Moore’s Bridge dedication Saturday in Whitesburg
by W. Winston Skinner
Moore's Bridge Park at Whitesburg will be dedicated Saturday.
The park was the site of two Civil War events and is also associated with Horace King, a black bridgebuilder from antebellum times. The dedication program will be at 9 a.m. The park is at the end of Old Newnan Road.
Cowetans who are members of the Sons of Confederate Veterans are planning to participate and be part of the SCV honor guard at the dedication.
King built two bridges on the property that is now part of the park. He and his family maintained the bridge and collected the toll from people using the bridge for several years.
On July 12-13, 1864, there was an “attempt of the Union Cavalry to cross the Chattahoochee River and cut the railroad at Newnan,” according to Sam Pyle, commander of McDaniel-Curtis Camp 165, Sons of Confederate Veterans.
U.S. Gen. William Tecumseh Sherman sent Maj. General George Stoneman downstream from Atlanta to find a crossing over the Chattahoochee. In the Bbattle of Moore's Bridge began, Union troops were driven off, but as set the bridge afire.
Although the battle was a relatively small one, the strategic location of the bridge delayed the Battle of Atlanta for several days. Sherman refused to cross the river 40 miles upstream until he knew Stoneman had either secured or destroyed the bridge.
“This is also the site of the 1864 Army of Tennessee baggage trains crossing,” Pyle said. That action occurred when Gen. John B. Hood was moving troops north from Palmetto.
The Carroll County Department of Community Development submitted a pre-application for the Land and Water Conservation Fund grant cycle in 2010 for the development and rehabilitation of Moore’s Bridge Park. The federal grant program helps state and local governments acquire recreation lands and develop and rehabilitate outdoor recreation facilities.
In 2009, Carroll County purchased approximately 485 acres from the Trust for Public Land for use as a passive recreation park. This park is located near Whitesburg and buffers 1.4 miles of the Chattahoochee River.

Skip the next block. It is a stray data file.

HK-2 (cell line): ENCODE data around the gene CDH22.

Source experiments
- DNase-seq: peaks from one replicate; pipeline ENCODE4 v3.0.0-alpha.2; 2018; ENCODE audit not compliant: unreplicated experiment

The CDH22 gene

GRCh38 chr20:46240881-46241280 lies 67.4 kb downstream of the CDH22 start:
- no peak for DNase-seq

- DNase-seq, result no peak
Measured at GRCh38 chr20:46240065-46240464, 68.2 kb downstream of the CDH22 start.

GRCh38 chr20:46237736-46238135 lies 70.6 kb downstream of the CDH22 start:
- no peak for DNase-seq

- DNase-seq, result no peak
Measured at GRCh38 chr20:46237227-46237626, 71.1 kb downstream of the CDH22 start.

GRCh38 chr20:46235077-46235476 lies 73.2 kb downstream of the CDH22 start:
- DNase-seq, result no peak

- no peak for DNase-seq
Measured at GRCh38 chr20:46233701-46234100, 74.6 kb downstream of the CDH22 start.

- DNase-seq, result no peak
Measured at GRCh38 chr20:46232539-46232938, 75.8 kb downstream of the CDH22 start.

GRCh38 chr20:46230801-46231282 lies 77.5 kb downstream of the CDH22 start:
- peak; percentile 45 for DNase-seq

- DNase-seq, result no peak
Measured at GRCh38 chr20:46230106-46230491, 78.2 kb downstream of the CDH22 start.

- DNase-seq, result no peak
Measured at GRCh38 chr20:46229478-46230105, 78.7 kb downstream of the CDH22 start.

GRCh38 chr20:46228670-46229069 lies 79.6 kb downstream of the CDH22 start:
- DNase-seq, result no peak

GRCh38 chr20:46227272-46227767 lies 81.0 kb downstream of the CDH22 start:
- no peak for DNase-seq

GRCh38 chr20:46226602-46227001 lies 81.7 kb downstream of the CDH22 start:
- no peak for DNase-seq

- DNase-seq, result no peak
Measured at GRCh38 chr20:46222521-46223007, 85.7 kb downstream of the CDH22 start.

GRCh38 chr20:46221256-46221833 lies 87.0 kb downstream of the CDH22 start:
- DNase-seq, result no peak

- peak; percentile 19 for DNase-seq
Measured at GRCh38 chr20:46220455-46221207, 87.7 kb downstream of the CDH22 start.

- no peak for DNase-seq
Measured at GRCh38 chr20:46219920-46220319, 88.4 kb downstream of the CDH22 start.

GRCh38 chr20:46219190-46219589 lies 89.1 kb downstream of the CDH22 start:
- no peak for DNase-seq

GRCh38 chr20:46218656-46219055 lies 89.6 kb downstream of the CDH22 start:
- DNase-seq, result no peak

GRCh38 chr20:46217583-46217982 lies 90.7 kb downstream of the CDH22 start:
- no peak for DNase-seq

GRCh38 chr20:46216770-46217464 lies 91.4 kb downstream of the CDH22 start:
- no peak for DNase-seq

"The many layers of history are the most unique aspect of this land," said Doug Mabry, an archaeologist and Carroll County historian. "By 1827, this former Creek Indian territory began to serve as the gateway to Carroll County via a series of ferry crossings and later, a few bridges that crossed the Chattahoochee River.”
"This is a tremendously important acquisition for Carroll County," said Bill Chappell, Chairman of the Carroll County Board of Commissioners. "This area was one of the most important unprotected heritage areas remaining in the Southeast, and it could play a significant role in the county's evolving heritage tourism initiative by becoming the 'southern gateway' to Carroll County once again. We are grateful for all of TPL's efforts and support to help make this park a reality."
A key feature of Moore’s Bridge Park is the historic James Moore House. In the early 1800s, James D. Moore owned the property, and his house is the most historically significant feature still standing on the site.
The house is centrally located within the park just above the former Horace King Covered Bridge site.
King was a master bridge builder who earned his freedom in slavery times because of that ability. Several bridges built by him still stand. One of the oldest is the Red Oak Creek Covered Bridge at Imlac in Meriwether County.
King built the first Moore’s Bridge in 1857. King owned a third of the bridge – along with James Moore and Charles Mabry. King and the two white men formed the Arizonia Bridge Company.
“James D. Moore supplied the land for the bridge, which was just below his house. Charles Mabry supplied the timber, and Horace King supplied the labor in exchange for his one-third interest in the toll bridge,” said Doug Mabry, who is a distant cousin of Charles Mabry.
The 480-foot long wooden covered bridge spanning the Chattahoochee River was burned by Union troops during the Civil War on July 14, 1864.
King built a second wooden covered bridge at the Moore’s Bridge site between 1867 and 1868, which he also co-owned with Moore and Mabry. This bridge was washed away in a flood of 1881.
During the early 1900’s the Jones family acquired the site and erected a metal bridge across the Chattahoochee in 1917. Remnants of the 1917 metal bridge are still visible
Bill Chappell, who was chairman of the Carroll County Commission when the park land was acquired, described the tracts as “a tremendously important acquisition, … one of the most important unprotected heritage areas remaining in the Southeast.”
At the time of the acquisition, Chappell said the park “could play a significant role in the county's evolving heritage tourism initiative.”